This brings me to the quantity of garden waste that is produced when we harvest. So much more seems to go into the pile than we eat. I have been loaned a book. “Let’s Eat France!” and there is an interesting page that addresses parts of plants that I toss that the French eat. For instance, it would absolutely never occur to me to take the roots of the leeks, dip them in batter and fry. Perhaps if we made more use of the entire broccoli plant we would need fewer of them. Think about this.

Speaking of broccoli, the staggered planting continues to prove interesting. The plants are enormous. Never have I seen such huge plants, but they have ceased to produce any heads, any side shoots, any anything. So, instead of them pulling nutrients from the soil that will better serve next year’s crop, they have been eliminated, chopped and piled up to be added to the compost when the bears that seem to be everywhere have decided that enough is enough and go to bed.

My neighbor, Rachel, seeded in her carrots a month late and was not expecting much of anything by way of a harvest. Her mother noted that Rachel’s carrots were usually too big and would split so perhaps later was an advantage. This proved correct and I plan on following suit. The three-and-a-half pound carrot that made its way into a beef stew found its perfect use, but, really, who needs a three-and-a-half pound carrot?

We have harvested all of the carrots and are attempting to store them in a tote with holes drilled in it. The carrots are layered with damp sawdust and I’m just crossing my fingers that the weather cools enough to keep them going. Yet another attempt at storing root crops without a root cellar.

I have completely stopped deadheading the annuals. They can strew their seeds hither and yon and the perennial beds will be the better for it.

I’ve been introduced to an interesting BBC production, “The Victorian Kitchen Garden,” and in the last one, the gardener forces lily of the valley for Christmas blooms. Well, you can believe that I’m not going to let this alone until I have successfully forced some. But the catch here is that they are a spring addition to the garden, not fall, thus no one carries them now, not even catalogs which will gladly put me on the spring list. Nope. I want them now. They need to chill for about six weeks and then get potted up.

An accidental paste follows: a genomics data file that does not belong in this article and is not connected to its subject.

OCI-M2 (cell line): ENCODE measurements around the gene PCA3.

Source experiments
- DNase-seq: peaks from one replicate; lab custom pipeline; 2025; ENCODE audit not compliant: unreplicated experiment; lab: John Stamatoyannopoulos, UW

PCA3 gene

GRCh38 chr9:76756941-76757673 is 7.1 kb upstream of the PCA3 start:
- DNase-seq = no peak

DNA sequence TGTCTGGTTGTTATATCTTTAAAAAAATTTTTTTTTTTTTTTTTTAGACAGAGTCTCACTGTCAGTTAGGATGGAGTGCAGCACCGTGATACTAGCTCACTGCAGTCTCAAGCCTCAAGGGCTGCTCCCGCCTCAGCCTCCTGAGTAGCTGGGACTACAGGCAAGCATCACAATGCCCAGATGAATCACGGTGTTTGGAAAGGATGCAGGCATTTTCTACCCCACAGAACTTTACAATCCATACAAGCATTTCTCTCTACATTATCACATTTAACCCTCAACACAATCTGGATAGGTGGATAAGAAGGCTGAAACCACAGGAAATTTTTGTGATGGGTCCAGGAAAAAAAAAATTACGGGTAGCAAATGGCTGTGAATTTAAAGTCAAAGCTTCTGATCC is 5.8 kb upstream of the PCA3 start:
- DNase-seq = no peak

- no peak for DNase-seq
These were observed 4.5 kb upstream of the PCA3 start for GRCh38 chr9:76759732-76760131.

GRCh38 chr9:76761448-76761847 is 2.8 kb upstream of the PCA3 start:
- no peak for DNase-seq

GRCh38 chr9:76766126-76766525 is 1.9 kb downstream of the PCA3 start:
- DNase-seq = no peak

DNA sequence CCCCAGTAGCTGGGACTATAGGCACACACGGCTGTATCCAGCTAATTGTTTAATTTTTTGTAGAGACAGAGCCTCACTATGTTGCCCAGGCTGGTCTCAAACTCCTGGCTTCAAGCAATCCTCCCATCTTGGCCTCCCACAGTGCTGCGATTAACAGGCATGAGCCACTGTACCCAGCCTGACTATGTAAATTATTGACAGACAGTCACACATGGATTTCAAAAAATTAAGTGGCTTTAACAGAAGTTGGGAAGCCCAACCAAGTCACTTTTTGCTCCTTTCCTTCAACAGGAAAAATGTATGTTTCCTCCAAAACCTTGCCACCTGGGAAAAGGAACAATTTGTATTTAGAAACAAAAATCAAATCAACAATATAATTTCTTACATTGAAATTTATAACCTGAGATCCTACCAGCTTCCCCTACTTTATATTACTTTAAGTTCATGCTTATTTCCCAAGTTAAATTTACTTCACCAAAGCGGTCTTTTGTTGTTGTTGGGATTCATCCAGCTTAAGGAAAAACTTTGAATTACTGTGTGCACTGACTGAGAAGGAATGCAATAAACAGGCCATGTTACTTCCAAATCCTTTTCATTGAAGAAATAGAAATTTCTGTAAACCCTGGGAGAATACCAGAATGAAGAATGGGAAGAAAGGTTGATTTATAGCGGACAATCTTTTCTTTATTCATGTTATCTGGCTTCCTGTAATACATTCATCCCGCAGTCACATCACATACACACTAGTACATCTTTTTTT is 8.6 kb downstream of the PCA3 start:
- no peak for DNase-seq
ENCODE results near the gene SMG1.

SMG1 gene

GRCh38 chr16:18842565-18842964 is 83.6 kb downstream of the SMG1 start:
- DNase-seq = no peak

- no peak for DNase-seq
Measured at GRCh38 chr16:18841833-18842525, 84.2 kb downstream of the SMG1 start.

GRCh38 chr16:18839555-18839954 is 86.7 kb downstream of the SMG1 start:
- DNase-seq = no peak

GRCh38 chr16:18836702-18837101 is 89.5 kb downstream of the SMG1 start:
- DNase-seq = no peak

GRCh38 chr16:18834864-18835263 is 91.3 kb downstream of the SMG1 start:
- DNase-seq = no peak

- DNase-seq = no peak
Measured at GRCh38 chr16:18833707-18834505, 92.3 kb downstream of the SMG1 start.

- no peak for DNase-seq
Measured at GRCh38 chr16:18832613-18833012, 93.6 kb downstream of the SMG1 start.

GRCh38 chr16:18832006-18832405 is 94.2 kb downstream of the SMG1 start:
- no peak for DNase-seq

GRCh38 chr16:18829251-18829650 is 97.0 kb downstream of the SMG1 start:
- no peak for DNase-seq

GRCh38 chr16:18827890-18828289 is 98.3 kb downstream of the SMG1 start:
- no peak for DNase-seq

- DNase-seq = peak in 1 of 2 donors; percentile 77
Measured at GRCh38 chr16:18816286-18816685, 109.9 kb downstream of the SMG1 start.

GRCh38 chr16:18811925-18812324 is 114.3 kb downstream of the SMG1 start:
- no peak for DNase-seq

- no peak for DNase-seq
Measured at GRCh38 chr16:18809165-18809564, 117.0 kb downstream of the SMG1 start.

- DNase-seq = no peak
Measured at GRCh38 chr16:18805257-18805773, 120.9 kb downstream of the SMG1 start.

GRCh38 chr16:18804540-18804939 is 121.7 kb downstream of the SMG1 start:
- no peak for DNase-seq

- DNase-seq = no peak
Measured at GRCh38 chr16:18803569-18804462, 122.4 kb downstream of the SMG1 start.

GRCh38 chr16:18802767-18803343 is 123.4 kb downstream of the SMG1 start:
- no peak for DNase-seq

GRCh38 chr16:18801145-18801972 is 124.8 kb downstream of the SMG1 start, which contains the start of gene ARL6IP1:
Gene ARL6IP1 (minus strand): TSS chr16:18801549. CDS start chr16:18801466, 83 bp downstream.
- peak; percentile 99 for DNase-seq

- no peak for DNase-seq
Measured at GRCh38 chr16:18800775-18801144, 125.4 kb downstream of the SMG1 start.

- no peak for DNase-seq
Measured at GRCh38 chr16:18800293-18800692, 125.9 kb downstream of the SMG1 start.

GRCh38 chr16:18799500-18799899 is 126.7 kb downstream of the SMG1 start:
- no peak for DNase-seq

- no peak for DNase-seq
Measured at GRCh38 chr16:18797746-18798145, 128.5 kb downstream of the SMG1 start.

A friend is digging up some of hers so we will both be making a stab at this. Wish us luck.

We have a hummingbird feasting on the clematis alpine and Dropmore honeysuckle. Keep your eyes and ears open. They are busy and noisy and often stay well into November.

Keep gardening — it isn’t over.

Rosemary Fitzpatrick is a longtime Homer gardener and has been writing Kachemak Gardener since 1990.

Foxgloves and snapdragons offering much needed color to the fall garden as seen here on Oct. 9, 2020, in the Kachemak Gardener’s garden in Homer, Alaska. (Photo by Rosemary Fitzpatrick)

Foxgloves and snapdragons offering much needed color to the fall garden as seen here on Oct. 9, 2020, in the Kachemak Gardener’s garden in Homer, Alaska. (Photo by Rosemary Fitzpatrick)